Are you struggling to define and grow an audience for your cause?
If you are, social media marketing — the use of social networks (like Facebook) to build awareness about your Non-Profit — could be just the key.
In this article, we’ll review four ways to use social media platforms as a tool for connecting with constituents, raising awareness, and collecting donations.
Social Media Marketing for Non-Profits
To use social media effectively in your Non-Profit, you need to understand that social media is about building meaningful relationships with people.
A meaningful relationship means that each side both gives and takes, and a part of what you give to the relationship is value.
The audience you build on social media isn’t going to continue following you just because you’re there. You need to repeatedly provide value to them until they come to know, like, and trust you, and are willing to engage with you.
The “value” you deliver to followers can take a number of forms. Generally speaking, delivering value refers to producing high-quality content that engages people on relevant topics. This may include videos and images of your Non-Profit-in-action, contests that solicit submissions and social sharing from followers, and even live interviews in which a member of your organization addresses its constituents.
Remember, managing a social media page is about creating a meaningful experience for your followers. Ask yourself: How am I providing value to my page following, and would I follow this page myself?
Also called peer-to-peer, social fundraising refers to a method in which your supporters fundraise on your behalf.
Sounds great, right?
When it comes to managing peer-to-peer fundraising through social media, the steps are relatively simple.
First, you’ll need to recruit volunteers either to set up their own individual campaign pages (called “community pages” on Facebook) or to utilize their personal social media profiles to spread the word about your Non-Profit.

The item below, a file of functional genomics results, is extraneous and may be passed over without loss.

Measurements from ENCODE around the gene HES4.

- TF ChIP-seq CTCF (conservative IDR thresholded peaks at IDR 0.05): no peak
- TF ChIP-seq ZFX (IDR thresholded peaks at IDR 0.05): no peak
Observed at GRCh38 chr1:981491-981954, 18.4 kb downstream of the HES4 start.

Second, you’ll want to provide your volunteers with a steady stream of high-quality posts to share with their networks. Think videos, images, and contests here.
Thirdly, you will continue to stay in regular contact with your volunteers and keep a close eye on insights (e.g., the engagement rates of your shared content) and ensure that volunteers are redirecting queries about, say, donations to someone within your organization.
Social fundraising is a fabulous technique to raise awareness about your nonprofit and to solicit donations. But it’s only as effective as your ability to follow up with your volunteers and answer questions that people within their networks may have.
Social fundraising is a great technique if your organization already has a number of committed followers. But if you’re just getting off the ground, you might consider “crowdfunding.”
Crowdfunding is a way for people, businesses, and (yes) nonprofits to raise money through individuals or organizations that invest in crowdfunding campaigns.
That said, there are nearly 200 social platforms upon which to launch a crowdfunding campaign, and not all of them will be right for your organization.
You may be tempted to think that going for the most popular ones will give you the best chance of success, but depending on your nonprofit, this may not be so.
Do your research and find a platform that’s best suited for your particular cause and crowdfunding campaign type.
You know the old saying, “What you give is what you get”?
This applies equally to Non-Profits and the people who run them.
You can’t expect that others will support your cause, no matter how important, if you and your organization are unwilling to support the causes of others.
When it comes to social media, supporting other organizations provides opportunities for cross-promotional campaigns.
This means that your content and your nonprofit will be broadcast to a new audience with values that are similar to the audience that already follows you.
So, again, do your homework. Visit the social media pages of organizations that follow and use similar hashtags, reach out to their directors, and propose a cross-promotional campaign through which content — and expenses — might be shared.